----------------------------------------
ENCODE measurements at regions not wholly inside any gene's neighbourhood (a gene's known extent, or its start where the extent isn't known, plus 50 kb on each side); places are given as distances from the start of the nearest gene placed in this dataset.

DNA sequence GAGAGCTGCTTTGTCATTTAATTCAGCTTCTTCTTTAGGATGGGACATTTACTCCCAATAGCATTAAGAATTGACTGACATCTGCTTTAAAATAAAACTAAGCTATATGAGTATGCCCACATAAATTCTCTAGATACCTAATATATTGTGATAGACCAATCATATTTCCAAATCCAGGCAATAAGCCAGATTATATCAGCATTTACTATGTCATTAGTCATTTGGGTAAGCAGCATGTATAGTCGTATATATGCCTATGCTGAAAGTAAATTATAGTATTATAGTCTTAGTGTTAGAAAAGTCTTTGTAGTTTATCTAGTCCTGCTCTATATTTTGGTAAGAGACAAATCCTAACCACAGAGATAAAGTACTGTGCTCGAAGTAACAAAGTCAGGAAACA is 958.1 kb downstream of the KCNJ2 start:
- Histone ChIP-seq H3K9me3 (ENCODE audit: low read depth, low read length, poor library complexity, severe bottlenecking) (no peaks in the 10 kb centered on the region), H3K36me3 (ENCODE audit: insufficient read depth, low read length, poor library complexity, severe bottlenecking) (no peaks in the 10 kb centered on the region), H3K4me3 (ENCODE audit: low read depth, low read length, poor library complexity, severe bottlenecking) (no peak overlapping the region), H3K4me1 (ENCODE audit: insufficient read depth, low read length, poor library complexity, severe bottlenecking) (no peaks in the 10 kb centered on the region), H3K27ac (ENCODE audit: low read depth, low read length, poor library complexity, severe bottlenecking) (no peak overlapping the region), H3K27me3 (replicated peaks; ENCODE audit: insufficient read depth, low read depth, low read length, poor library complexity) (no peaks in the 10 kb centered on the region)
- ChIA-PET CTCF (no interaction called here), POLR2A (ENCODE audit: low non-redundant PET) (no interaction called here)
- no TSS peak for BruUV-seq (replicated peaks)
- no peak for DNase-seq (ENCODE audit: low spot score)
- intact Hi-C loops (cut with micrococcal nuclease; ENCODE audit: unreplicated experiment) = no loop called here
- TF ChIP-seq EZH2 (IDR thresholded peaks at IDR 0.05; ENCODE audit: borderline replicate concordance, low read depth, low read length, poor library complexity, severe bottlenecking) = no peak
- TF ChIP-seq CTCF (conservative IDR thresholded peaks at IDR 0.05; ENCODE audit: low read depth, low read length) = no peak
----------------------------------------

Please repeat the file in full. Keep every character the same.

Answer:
ENCODE measurements at regions not wholly inside any gene's neighbourhood (a gene's known extent, or its start where the extent isn't known, plus 50 kb on each side); places are given as distances from the start of the nearest gene placed in this dataset.

DNA sequence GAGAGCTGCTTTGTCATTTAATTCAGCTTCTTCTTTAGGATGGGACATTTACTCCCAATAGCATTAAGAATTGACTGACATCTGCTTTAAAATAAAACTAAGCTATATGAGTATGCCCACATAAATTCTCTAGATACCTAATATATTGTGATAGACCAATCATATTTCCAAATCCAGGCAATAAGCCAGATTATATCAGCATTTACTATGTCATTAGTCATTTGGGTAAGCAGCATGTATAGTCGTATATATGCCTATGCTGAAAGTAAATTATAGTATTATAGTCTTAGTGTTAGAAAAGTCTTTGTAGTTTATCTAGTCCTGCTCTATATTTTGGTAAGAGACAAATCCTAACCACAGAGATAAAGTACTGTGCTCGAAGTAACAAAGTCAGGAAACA is 958.1 kb downstream of the KCNJ2 start:
- Histone ChIP-seq H3K9me3 (ENCODE audit: low read depth, low read length, poor library complexity, severe bottlenecking) (no peaks in the 10 kb centered on the region), H3K36me3 (ENCODE audit: insufficient read depth, low read length, poor library complexity, severe bottlenecking) (no peaks in the 10 kb centered on the region), H3K4me3 (ENCODE audit: low read depth, low read length, poor library complexity, severe bottlenecking) (no peak overlapping the region), H3K4me1 (ENCODE audit: insufficient read depth, low read length, poor library complexity, severe bottlenecking) (no peaks in the 10 kb centered on the region), H3K27ac (ENCODE audit: low read depth, low read length, poor library complexity, severe bottlenecking) (no peak overlapping the region), H3K27me3 (replicated peaks; ENCODE audit: insufficient read depth, low read depth, low read length, poor library complexity) (no peaks in the 10 kb centered on the region)
- ChIA-PET CTCF (no interaction called here), POLR2A (ENCODE audit: low non-redundant PET) (no interaction called here)
- no TSS peak for BruUV-seq (replicated peaks)
- no peak for DNase-seq (ENCODE audit: low spot score)
- intact Hi-C loops (cut with micrococcal nuclease; ENCODE audit: unreplicated experiment) = no loop called here
- TF ChIP-seq EZH2 (IDR thresholded peaks at IDR 0.05; ENCODE audit: borderline replicate concordance, low read depth, low read length, poor library complexity, severe bottlenecking) = no peak
- TF ChIP-seq CTCF (conservative IDR thresholded peaks at IDR 0.05; ENCODE audit: low read depth, low read length) = no peak